AUSTRALIA: The AIRAH, Australia’s Institute of Refrigeration, Air Conditioning and Heating, is encouraging members to classify themselves as being employed in HVAC&R in the country’s census in August.
The campaign seeks to correct the lack of recognition of the sector despite having found answers to some of the world’s greatest engineering challenges, and how the HVACR industry underpins almost every aspect of modern human life.
This lack of recognition in the general community is common around the world, and prompted the creation of World Refrigeration Day (WRD), which is held every June 26. WRD is an international awareness campaign to raise the profile of the HVACR sector. It focuses attention on the significant role that the industry and its technology play in modern life and society – from food and vaccine storage, to cooling of buildings and data centres, as well as the control of pandemics.
AIRAH chief executive Tony Gleeson, said: “AIRAH has been around for 100 years, and for that entire time, we have represented a hidden industry. It is strange that a sector worth $38bn, that uses more than 24% of Australia’s electricity and that accounts for 11.5% of our carbon dioxide emissions is basically unknown to most Australians.”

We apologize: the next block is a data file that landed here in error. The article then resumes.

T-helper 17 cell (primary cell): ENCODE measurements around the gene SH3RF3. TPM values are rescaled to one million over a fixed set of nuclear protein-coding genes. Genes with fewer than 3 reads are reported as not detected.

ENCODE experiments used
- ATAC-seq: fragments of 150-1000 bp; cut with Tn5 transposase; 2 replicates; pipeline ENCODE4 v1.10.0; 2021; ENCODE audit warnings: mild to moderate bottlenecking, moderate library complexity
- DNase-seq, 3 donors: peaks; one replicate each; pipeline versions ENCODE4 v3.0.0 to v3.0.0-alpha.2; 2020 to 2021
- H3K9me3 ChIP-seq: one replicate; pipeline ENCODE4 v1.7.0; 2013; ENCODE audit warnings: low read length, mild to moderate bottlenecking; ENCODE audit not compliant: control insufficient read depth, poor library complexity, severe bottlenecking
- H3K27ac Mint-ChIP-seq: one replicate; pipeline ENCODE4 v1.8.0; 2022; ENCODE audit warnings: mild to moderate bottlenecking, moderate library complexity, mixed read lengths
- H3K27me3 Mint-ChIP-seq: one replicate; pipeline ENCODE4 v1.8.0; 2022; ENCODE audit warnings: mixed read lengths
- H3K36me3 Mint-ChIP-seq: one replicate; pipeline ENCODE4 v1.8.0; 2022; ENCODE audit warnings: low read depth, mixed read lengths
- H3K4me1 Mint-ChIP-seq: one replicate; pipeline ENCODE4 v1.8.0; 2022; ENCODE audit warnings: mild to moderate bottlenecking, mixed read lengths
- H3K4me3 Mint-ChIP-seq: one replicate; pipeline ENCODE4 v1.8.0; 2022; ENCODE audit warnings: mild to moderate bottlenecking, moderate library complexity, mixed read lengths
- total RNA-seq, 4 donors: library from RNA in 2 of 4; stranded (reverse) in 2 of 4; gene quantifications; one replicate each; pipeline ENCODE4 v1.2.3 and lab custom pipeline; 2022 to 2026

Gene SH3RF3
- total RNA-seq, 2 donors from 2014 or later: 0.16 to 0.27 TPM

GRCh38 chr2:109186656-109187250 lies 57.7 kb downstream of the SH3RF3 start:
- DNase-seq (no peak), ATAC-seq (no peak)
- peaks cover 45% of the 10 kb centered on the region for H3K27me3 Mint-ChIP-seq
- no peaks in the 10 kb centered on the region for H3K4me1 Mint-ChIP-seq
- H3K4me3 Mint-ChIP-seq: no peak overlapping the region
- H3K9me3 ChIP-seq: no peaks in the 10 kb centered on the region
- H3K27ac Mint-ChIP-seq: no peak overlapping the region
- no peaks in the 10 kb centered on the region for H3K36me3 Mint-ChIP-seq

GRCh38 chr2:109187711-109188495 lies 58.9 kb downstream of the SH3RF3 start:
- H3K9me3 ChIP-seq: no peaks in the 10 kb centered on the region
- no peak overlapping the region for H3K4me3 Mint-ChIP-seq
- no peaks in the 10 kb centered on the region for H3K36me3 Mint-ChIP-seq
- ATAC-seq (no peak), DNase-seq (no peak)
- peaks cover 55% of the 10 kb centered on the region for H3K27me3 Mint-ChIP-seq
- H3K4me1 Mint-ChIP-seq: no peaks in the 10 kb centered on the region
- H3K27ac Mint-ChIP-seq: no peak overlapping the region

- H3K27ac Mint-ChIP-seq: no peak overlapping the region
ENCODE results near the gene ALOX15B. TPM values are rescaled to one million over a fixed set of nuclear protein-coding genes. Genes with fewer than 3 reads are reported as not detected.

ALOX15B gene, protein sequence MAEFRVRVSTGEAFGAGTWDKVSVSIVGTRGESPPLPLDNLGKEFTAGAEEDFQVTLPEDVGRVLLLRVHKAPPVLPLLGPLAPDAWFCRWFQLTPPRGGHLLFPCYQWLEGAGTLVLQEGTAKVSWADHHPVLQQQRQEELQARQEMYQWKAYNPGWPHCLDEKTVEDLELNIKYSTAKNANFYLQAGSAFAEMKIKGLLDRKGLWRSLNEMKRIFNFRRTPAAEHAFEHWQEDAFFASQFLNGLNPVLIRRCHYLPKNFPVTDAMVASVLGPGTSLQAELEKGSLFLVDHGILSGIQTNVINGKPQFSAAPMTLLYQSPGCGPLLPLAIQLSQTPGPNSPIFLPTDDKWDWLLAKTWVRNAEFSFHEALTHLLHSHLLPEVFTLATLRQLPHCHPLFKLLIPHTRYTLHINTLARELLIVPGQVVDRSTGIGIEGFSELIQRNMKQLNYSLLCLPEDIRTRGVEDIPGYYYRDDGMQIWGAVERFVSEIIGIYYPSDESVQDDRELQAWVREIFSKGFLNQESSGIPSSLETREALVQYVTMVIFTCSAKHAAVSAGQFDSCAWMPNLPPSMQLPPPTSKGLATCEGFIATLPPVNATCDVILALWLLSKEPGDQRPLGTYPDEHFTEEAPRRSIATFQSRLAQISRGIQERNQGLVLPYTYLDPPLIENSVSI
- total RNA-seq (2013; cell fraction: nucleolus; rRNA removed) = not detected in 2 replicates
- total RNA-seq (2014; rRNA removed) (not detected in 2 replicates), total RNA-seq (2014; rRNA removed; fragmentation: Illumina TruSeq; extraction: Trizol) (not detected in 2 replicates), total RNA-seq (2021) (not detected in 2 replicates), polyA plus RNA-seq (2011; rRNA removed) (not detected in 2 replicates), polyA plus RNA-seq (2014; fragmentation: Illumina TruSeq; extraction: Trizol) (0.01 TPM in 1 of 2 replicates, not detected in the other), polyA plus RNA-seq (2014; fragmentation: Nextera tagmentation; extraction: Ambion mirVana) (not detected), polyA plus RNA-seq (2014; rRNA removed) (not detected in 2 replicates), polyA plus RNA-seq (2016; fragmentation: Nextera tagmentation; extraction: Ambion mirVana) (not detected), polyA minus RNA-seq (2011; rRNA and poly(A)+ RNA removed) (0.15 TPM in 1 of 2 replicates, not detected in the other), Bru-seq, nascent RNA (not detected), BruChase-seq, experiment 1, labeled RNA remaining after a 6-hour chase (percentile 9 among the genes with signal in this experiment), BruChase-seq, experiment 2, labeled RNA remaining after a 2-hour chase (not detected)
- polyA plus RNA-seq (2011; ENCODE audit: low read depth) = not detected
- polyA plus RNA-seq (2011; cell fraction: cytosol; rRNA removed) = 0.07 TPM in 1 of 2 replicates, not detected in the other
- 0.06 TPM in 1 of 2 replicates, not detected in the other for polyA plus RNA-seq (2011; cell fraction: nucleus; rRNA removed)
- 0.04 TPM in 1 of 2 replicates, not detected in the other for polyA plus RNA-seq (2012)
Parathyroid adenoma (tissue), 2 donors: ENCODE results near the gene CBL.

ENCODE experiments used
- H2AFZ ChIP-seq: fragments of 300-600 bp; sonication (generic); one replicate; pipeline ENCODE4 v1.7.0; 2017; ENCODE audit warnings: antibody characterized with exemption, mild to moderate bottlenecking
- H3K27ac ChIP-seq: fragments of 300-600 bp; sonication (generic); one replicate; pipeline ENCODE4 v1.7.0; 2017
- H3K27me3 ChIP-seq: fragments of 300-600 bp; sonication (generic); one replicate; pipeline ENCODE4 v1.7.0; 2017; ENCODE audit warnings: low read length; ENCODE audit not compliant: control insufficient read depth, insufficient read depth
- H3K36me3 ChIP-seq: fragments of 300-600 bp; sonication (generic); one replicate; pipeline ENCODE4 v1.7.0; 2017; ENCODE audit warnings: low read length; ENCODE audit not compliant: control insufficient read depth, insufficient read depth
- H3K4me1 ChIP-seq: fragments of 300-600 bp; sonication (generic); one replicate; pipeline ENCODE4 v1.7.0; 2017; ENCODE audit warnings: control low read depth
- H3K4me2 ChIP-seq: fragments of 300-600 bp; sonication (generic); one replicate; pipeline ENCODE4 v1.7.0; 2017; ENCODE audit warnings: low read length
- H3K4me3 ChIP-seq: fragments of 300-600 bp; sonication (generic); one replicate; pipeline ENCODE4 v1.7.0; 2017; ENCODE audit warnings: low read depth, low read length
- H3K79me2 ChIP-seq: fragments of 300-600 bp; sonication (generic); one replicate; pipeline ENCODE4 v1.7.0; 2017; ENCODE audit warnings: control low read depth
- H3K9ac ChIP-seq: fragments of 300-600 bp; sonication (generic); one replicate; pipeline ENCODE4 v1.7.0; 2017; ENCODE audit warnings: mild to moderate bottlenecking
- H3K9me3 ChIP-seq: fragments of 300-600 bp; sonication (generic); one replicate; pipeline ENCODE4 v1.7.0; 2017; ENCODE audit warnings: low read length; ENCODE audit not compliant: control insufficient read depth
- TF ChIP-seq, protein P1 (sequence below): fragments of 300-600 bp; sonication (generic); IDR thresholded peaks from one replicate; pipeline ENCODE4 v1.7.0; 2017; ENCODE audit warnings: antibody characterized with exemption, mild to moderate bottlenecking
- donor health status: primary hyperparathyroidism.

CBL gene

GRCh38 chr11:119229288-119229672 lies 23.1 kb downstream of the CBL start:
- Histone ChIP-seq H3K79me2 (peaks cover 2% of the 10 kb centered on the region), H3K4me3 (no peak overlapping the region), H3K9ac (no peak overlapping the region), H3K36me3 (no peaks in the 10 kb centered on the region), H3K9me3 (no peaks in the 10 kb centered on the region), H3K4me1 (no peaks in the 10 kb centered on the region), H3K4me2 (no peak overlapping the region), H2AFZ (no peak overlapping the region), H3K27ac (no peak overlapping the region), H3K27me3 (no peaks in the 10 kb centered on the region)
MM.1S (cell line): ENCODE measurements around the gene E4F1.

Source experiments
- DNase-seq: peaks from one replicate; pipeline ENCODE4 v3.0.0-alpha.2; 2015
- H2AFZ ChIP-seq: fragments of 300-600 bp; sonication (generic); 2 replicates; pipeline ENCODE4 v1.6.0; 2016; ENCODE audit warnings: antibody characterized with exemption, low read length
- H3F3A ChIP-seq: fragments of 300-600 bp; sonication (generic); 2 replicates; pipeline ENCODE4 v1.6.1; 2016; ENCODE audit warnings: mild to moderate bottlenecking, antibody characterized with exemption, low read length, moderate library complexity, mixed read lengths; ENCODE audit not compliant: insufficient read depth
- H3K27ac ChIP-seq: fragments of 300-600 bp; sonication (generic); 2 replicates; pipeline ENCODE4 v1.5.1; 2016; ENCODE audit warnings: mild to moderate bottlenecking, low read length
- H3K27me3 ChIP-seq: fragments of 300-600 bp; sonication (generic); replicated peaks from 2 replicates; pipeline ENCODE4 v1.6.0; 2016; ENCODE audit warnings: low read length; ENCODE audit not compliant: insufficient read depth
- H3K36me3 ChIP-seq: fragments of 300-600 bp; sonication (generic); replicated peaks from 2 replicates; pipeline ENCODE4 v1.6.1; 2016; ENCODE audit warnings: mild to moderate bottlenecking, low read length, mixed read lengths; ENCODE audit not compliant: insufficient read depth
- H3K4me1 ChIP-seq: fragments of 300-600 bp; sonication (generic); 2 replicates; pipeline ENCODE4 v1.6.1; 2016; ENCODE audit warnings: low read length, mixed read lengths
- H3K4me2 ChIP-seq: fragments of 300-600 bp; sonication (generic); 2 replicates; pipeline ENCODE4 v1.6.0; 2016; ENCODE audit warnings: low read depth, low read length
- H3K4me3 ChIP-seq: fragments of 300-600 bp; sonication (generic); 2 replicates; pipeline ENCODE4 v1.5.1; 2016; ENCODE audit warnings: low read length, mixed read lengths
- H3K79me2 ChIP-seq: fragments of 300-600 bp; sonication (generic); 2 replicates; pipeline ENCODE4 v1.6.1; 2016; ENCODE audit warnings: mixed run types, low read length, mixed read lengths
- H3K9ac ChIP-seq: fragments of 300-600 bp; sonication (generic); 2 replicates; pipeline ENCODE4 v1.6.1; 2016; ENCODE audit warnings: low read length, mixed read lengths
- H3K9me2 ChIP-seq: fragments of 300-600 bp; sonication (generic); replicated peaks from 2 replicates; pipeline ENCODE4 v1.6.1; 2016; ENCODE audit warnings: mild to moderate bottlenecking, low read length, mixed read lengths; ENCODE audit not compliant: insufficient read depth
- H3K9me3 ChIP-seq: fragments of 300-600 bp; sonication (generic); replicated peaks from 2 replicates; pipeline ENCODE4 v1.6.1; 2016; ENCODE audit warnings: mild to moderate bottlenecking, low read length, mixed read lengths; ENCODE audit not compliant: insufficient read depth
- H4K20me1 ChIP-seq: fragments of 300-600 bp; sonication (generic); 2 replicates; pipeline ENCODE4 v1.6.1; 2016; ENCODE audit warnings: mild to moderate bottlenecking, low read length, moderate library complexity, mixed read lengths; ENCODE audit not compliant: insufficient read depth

The AIRAH is urging its members and the wider industry to make a statement by highlighting this vital sector of the country’s economy in the Australian census to be held on August 10. In the field that records industry of employment, AIRAH is asking all of those working in the sector to classify themselves as “HVAC&R”.
The Australian the HVACR industry is estimated to employ almost 300,000 people, more than double the number of those employed by Australia’s fossil fuel industry.
“Unfortunately, the ABS [Australian Bureau of Statistics] does not provide statistics specifically on the HVAC&R industry, because we are not listed as our own standard industrial classification,” said Gleeson. “And that is what we would like to address this World Refrigeration Day.”
“We know that our workforce is diverse and includes engineers, trades, business managers, salespeople, communicators and so much more,” he says. “That’s one of the reasons we have traditionally been split across other job categories. But if we can wave one flag, we will have a better chance of being seen.”